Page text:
master, they serve as
"convenient means to lead sentient beings and to enable
Naagaarjuna seemed to find that while people are searching for the knowledge of the true-nature of things, they tend to describe the true state of things as "real" or "unreal" and advocate absolutism or nihilism. The Buddha's teaching of pratiityasmutpaada serves to keep one from falling into these extreme views. The true state of things cannot be absolutely real, because all things appear to be impermanent and are dependent upon causes and conditions. If a thing is absolutely existent, it should be self-existent and is not subject to causal change. But things seem to be dependennt upon something else and are subject to change. So the true nature of things cannot be absolutely real. Nor can the true nature of things be absolutely unreal. If all things are absolutely non-existent, there would be no changing phenomena and sensible appearances would not arise. But myriad things do appear to arise from various causal conditions and hence cannot be absolutely non-existent. This point was succinctly stated by Seng-chao(1)(374-414 A.D.) as follows:
Thus, pratiityasamutpaada performs the same "soteriological" function as the Middle Way and Emptiness in avoiding the extreme views of absolutism and nihilism:hence Nagarjuna once said, "It is pratiityasamutpaada that we call Emptiness;it is a provisionary name; it is also the Middle Way."(37) In Madhyamika thought, Emptiness, the Middle Way and pratiityasamutpaada are interchangeable. The word "empty" or "emptiness," for the Maadhyamikas, has no meaning by itself but obtains a meaning in the process of salvation. The doctrine of emptiness is not a metaphysical theory;it is, instead, primarily a soteriological device for eliminating extreme views so that one may be "empty" of any attachment. The doctrine was first expressed as the doctrine of the Middle Way in the Buddha's First Sermon.(38) The so-called Middle Way is a way of emptiness as it is a path refuting all speculative reasonings. Like the Middle Way, pratiityasamutpaada is essentially a way of emptiness; it is a path for freeing one from conceptual speculation. Naagaarjuna opened the Middle Treatise with these words:
The Buddha's teachings of Emptiness, the Middle Way and pratiityasamutpaada all have the same purpose, namely, the liberation of one's mind from metaphysical speculation. Conceptual reasoning, for the Maadhyamikas, is often the svabhaavic or substantive way of thinking. When one is engaged in philosophical reasoning he tends to ascribe a definite nature or essence to an object, thing or event. The object is believed to possess a determinate or substantial nature,and is regared as the ultimate reality or basic element of the universe. Traditional Hindu philosophers employed this way of thinking and held that AAtman is the ultimate reality of the universe. Early scholastic Buddhists also used the svabhaavic way of thinking and held that dharmas are the real constituents of the world. For the Maadhyamikas, the monistic philosophy of traditional Hinduism is an extreme view, and the pluralistic philosophy of scholastic Buddhism is another extreme view. All those philosophers have the same error, namely, the svabhaavic way of reasoning. Pratiitysamutpaada has been used by the Madhyamikas to refute this. The concept of a definite nature or real essence (whether it is ascribed to AAtman, dharmas or other ontological entities) is contradictory to or at least incompatible with the empirical phenomena that things are subject to causal change. So it cannot be used to describe the true state of our experience. Consequently, it is unintelligible to use Atman, dharmas or other ontological entities to explain the reality of the universe. Naagaarjuna said, "Things are produced from various conditions, and hence have no self-nature (tzu-hsing,(m) svabhaava). If they have no self-nature, how can there be such things?''(40) Thus causality serves as a means to refute the concept of self-nature and thereb to eliminate the ontologization of any entiey or object.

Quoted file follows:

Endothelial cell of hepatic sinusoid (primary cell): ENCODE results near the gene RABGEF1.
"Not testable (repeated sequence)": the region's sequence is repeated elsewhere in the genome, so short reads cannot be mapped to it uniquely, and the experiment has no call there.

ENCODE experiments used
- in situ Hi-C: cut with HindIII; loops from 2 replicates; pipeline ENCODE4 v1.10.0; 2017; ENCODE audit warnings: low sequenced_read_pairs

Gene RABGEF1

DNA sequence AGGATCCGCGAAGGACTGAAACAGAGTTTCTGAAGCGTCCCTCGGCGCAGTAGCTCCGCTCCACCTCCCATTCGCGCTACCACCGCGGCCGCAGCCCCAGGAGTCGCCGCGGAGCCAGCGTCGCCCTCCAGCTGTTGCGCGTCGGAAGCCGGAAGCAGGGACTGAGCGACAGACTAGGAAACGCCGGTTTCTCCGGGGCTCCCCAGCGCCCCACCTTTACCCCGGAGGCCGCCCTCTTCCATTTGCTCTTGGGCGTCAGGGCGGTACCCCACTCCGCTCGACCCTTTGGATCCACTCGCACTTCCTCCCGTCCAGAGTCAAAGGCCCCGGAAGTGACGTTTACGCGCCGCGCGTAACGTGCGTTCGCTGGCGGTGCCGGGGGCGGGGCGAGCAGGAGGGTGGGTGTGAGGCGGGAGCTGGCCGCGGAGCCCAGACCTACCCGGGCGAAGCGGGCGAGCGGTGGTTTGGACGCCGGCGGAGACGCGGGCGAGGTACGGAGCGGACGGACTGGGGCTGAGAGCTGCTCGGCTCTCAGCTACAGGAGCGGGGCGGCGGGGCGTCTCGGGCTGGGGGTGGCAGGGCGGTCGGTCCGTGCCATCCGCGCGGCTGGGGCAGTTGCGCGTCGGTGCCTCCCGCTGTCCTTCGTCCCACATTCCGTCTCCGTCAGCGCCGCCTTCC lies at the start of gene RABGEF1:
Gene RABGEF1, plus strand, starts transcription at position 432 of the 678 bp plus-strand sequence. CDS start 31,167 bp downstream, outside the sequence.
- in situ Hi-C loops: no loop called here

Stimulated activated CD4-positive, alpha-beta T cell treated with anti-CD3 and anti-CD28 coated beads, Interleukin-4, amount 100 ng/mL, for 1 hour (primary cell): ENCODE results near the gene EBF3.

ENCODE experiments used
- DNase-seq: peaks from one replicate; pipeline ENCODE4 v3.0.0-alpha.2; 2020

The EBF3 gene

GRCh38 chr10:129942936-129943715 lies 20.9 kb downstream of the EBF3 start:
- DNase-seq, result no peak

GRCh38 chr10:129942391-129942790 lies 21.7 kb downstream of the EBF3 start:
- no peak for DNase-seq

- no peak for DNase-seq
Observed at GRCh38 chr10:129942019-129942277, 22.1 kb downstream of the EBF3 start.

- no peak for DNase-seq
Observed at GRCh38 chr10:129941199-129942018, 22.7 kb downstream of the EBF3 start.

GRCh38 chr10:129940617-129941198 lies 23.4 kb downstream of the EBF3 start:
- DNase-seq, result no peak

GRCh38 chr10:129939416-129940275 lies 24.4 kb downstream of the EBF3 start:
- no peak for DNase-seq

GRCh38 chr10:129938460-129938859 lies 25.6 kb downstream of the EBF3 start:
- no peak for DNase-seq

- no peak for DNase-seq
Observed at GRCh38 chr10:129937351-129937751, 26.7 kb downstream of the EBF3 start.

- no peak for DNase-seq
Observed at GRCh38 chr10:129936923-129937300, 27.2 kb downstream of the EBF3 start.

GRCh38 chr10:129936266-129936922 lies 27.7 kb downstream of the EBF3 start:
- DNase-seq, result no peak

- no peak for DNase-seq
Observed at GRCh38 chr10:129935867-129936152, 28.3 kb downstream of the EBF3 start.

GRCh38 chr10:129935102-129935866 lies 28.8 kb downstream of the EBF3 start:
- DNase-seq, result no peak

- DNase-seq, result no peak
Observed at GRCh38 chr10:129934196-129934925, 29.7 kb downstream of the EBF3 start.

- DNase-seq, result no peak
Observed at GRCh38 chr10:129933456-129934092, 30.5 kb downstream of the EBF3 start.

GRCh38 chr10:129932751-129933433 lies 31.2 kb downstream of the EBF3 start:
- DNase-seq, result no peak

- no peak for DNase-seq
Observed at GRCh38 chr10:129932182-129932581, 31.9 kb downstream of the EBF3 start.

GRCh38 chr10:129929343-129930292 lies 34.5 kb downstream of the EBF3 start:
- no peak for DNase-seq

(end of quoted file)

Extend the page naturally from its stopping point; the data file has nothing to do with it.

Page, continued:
The Buddha's teaching of pratiityasamutpaada, according
to the Maadhyamikas, is concerned not only with the
conceptual description of the reality of the universe but
also with the conceptual explanation of human behavior. The
fatalist claims that all things are causally determined and
man cannot shape his future, while the fortuitist argues that
everything happens by chance and man is not responsible for
his actions. For the Buddha, fatalism and fortuitism were two
extreme views: either one could make human responsibility and
religious discipline impossible. He refuted them by teaching
pratiityasamutpaada. Fatalism is untenable because it is
contradictory to the empirical fact that the existence of
everything is conditional and subject to change. Moreover,
the absolute "necessary connection" beween events cannot be
established and hence it makes no sense to hold that all
things are absolutely predetermined and man cannot change his
future. Fortuitism is also untenable because it is also
contradictory to the fact that all things are dependent upon
causal conditions. Thus, pratityasamutpada is, again, used
as a way of avoiding the extreme views of fatalism. and
fortuitism, and hence makes human responsibility and reigious
possible. So pratiityasamutpaada is given to "save" or to
The way of pratiityasamutpaada as Emptiness and the Middle
Way is essentially the way of salvation. To see
pratiityasamutpaada is to have the unattached insight that
all things are empty and that all speculative reasonings are
unintelligible and should be eliminated. This unattached
insight is enlightenment. It, for the Maadhyamikas, is the
central message of the Buddha's Dharma. So, the Buddha said,
"He who sees the pratiityasamutpaada sees the Dharma, and he
The so-called Four Noble Truths, according to San-lun Buddhists, were given by the Buddha from the practical, conventional standpoint. Ordinary people believe in the "reality" of suffering and the "universal" and "objective" validity of causality. In order to help sentient beings to obtain enlightenment, the Buddha used words, such as "suffering" and "happiness," "the origin of suffering" and "the cessation of suffering," "cause" and "effect," "true" and "false," to expound his Dharma. Actually, all the words and statements he made are empty. Naagaarjuna said, "Words have no essence. Whatever is expressed by them is also without essence."(43)
The Buddha's verbal teachings, for Naagaarjuna and his San-lun followers, are merely instruments to assist people in eliminating conceptualization so that they may be "empty" of all intellectual and emotional attachments. Once one realizes this "empty" nature of the Buddha's Dharma, he will have abandoned conceptual speculation of everything, even the Four Noble Truths. Naagaarjuna said,